Lost Generation – LeSia Armstrong

                As I walk into my church, several girls and boys sit in their seats quietly. Why? Because their time is occupied by some handheld game. I’ve walked into a room before and seem multiple children with forms of technology in their hands. However, they can’t talk. This 4-year-old can effectively master its way through a game of “Where’s my Water” but can’t recite their alphabet to me. I see that as a gigantic problem. As a society we have become so dependent on technology that if all technology stopped working now we wouldn’t be able to function properly. I’m not saying that all technology is bad and that the technological advancements that this country has made in the last hundreds of years weren’t beneficial. But I do believe that as a result we have deprived our younger generations of the things they truly need.
We use technology for everything. Now it doesn’t even take using more than one device, you can have a cell phone that you can call, text, play games, and send emails and so much more. On just one device. So what happens when you have like 3 devices? More now than ever children own all kind of electronics. Kids wake up and the first thing they do is grab their cell phone, or iPod. It sometimes gets so bad that the parents even get tired of it. Instead of giving a kid a book to read, they hand over a phone and say “sit and be quiet”. Kids know that if they make enough noise then they’ll get a game to play. The children at my church do this all the time. Instead of interacting in service, they sit and play games. So when they ask to play on my phone and devices I say no sometimes. Instead lets go downstairs and dance or play games. Electronics have become a mean of getting your kid to be invisible for a moment, which in turn causes them to become dependent on them. For example I cannot walk into a math class without a calculator, I would be completely lost. How is it that mathematicians were able to create and solve such complex problems in the past without a calculator? That befuddles me. If they were able to do it decades ago, we should be able to do it now. But instead of being taught basic principles we are taught how to use a calculator. I’m not saying that everyone who uses a calculator is dumb but I think that it’s because of technology that the US is behind China in academics. An A- in China is like an F. Of course there are other variables that contribute to this but I truly believe that electronics are a main contributor. In some instance people will say that technology is helping society rather than hurting. But I think it puts us at a disadvantage when it comes to things like standardized test.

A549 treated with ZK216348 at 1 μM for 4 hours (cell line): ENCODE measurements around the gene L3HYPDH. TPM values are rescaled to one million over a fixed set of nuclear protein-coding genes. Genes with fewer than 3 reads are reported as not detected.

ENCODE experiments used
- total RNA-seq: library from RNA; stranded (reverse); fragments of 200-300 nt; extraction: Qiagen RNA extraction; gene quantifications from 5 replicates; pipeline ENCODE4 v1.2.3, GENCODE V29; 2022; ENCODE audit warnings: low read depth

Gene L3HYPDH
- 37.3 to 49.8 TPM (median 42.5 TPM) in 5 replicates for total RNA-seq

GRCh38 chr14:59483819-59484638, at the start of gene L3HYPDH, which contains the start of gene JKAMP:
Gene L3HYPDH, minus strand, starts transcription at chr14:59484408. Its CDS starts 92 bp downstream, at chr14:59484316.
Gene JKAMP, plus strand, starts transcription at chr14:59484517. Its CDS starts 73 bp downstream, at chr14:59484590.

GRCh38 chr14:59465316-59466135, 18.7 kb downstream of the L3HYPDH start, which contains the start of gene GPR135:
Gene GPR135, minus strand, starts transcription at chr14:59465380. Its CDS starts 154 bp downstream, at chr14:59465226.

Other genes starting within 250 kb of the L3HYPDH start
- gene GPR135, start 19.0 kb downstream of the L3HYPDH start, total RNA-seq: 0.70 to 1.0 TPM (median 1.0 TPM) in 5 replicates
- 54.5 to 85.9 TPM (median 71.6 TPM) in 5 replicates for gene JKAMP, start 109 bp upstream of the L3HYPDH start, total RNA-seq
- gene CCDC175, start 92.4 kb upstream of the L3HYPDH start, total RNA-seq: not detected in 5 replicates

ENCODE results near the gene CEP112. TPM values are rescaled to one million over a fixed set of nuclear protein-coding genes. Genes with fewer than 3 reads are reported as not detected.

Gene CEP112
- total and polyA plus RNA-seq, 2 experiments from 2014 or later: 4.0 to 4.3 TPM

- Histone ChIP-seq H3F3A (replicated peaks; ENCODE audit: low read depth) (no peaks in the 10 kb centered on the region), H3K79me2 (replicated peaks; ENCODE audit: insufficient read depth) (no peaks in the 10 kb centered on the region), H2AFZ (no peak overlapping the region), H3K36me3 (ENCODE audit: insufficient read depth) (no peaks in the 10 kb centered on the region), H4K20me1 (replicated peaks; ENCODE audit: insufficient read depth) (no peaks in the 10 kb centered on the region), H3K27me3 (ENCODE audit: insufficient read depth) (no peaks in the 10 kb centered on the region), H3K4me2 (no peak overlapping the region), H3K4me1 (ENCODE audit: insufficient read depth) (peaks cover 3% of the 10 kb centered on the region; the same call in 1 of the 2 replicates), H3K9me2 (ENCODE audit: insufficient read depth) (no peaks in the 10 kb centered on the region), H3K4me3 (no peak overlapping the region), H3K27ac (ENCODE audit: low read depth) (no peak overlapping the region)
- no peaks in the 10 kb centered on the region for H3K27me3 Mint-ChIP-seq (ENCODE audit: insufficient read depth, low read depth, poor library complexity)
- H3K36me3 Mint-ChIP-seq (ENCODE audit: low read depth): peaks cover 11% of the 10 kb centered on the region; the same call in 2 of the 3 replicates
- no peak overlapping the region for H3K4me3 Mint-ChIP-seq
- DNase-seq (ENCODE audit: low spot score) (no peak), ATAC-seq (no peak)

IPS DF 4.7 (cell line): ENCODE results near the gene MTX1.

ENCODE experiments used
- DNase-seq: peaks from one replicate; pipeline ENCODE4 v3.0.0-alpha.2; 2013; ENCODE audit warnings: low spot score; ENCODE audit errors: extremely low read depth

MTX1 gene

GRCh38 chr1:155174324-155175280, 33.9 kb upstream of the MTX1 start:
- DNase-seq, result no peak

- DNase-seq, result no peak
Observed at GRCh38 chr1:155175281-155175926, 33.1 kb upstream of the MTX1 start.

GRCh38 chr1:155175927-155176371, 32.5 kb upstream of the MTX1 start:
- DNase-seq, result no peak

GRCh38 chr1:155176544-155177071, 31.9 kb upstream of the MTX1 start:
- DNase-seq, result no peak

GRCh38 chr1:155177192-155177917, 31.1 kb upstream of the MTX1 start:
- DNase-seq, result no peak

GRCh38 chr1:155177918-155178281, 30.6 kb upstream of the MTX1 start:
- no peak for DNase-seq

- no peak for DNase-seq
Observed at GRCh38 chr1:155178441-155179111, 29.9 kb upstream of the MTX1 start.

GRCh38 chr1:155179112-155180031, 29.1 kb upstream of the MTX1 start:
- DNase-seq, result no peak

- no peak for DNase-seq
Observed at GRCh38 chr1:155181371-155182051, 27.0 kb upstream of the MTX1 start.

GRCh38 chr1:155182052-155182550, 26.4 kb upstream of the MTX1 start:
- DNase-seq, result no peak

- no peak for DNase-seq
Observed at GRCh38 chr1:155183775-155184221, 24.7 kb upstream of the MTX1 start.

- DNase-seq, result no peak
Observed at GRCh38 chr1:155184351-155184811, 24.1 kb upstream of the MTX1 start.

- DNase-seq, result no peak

I agree that social networks, apps, and internet all have their share of separate purposes. I know for events at my church we post flyers on Facebook, Twitter and sometimes Instagram, and that’s suitable. But would it be more effective to hand out fliers in person? I just believe that technology is making us lazy. In other parts of the world they may disagree…In Latvia some youth used the internet to get an “e-petition” signed. Why couldn’t these kids stand outside of buildings and get signatures like regular people? It was out of laziness. Technology is the easier way to go about things. It doesn’t involve much activity to get on a computer, but getting up and driving to the library is excess work we don’t feel like doing. As a generation I have to say that we have become very lazy because of technology. I would rather type a paper than hand write it. I’d rather “Google” something than go to the library and find it inside of a book. A lot of kids can’t even tell you how to find information inside an encyclopedia anymore because they have conformed to the internet, what happens when the electricity goes out? Considering that there is a possibility of a solar flare in May of 2013 this could actually happen. Solar flares interfere with electricity. As a nation would we be able to tap into our survival skills for the day?

Advertisements

Leave a Reply

Fill in your details below or click an icon to log in:

WordPress.com Logo

You are commenting using your WordPress.com account. Log Out / Change )

Twitter picture

You are commenting using your Twitter account. Log Out / Change )

Facebook photo

You are commenting using your Facebook account. Log Out / Change )

Google+ photo

You are commenting using your Google+ account. Log Out / Change )

Connecting to %s

%d bloggers like this: